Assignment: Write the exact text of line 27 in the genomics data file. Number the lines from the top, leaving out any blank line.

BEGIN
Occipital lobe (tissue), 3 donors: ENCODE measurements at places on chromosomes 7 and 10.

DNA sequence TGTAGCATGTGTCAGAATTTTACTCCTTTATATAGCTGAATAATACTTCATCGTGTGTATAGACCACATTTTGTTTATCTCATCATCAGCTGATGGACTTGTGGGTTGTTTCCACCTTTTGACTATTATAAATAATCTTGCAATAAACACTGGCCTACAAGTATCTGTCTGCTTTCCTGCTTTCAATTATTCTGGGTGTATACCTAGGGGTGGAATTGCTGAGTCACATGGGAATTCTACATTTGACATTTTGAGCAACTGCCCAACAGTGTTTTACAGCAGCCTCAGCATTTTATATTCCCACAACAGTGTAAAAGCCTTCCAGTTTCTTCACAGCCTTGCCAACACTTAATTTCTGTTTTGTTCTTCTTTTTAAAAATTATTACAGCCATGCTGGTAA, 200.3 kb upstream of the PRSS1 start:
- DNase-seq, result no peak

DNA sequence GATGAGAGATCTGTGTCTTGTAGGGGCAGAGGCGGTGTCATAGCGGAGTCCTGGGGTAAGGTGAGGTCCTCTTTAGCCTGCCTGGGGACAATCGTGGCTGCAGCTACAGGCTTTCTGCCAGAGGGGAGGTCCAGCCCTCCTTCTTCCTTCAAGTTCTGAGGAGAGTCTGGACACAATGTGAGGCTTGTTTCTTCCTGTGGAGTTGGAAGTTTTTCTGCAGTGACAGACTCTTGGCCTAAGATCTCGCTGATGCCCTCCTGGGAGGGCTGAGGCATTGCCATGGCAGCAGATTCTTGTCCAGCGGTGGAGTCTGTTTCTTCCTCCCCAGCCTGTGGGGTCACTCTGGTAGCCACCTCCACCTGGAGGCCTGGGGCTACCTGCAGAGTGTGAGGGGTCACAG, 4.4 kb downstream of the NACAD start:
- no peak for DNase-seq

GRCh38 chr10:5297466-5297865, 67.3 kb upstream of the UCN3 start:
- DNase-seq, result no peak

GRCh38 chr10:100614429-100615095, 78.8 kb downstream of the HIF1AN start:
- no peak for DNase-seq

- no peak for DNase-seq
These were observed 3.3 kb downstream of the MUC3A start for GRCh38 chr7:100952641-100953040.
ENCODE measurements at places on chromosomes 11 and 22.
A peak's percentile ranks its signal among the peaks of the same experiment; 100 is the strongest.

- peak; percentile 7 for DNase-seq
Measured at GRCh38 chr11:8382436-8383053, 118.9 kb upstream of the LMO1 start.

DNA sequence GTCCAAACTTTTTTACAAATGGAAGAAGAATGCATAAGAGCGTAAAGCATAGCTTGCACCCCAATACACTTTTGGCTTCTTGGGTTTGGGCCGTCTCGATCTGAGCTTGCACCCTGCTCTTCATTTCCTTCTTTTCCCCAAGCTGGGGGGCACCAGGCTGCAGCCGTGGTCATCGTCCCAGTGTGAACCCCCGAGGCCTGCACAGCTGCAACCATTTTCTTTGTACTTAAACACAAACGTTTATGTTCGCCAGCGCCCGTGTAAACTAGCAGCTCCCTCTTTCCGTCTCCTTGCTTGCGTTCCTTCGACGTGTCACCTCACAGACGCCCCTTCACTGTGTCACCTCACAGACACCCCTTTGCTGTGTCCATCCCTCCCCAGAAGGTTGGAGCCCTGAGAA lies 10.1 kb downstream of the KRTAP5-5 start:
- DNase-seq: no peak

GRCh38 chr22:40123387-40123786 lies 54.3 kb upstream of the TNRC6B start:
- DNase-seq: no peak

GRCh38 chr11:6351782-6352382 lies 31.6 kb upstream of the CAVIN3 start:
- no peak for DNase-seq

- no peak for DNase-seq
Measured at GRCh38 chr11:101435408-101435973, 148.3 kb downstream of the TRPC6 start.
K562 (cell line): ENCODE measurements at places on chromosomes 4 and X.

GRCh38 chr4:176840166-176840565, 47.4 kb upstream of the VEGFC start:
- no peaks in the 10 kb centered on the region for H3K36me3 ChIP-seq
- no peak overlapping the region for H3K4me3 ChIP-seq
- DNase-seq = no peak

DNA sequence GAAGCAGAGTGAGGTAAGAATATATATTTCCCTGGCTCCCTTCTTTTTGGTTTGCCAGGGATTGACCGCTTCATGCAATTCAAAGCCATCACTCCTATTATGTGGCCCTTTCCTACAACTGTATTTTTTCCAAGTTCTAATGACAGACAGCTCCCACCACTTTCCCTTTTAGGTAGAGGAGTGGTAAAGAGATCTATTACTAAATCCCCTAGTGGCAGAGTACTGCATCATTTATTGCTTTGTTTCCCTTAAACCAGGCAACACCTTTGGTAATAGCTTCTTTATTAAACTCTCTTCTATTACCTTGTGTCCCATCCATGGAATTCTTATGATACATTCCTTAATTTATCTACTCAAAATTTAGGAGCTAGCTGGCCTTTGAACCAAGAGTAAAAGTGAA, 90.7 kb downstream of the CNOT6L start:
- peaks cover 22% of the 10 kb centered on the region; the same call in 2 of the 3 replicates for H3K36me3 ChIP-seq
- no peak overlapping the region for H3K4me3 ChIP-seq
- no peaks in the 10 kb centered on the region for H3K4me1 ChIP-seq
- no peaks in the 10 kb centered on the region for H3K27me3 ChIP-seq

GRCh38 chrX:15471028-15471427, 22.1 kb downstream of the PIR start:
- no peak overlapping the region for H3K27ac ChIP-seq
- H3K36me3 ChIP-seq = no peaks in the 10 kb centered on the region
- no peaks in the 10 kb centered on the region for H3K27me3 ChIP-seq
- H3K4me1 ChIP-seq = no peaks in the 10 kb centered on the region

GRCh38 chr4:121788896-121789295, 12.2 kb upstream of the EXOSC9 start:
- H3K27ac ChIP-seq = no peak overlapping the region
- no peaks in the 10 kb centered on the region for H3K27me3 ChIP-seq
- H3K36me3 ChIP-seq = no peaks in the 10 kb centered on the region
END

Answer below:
- no peak overlapping the region for H3K4me3 ChIP-seq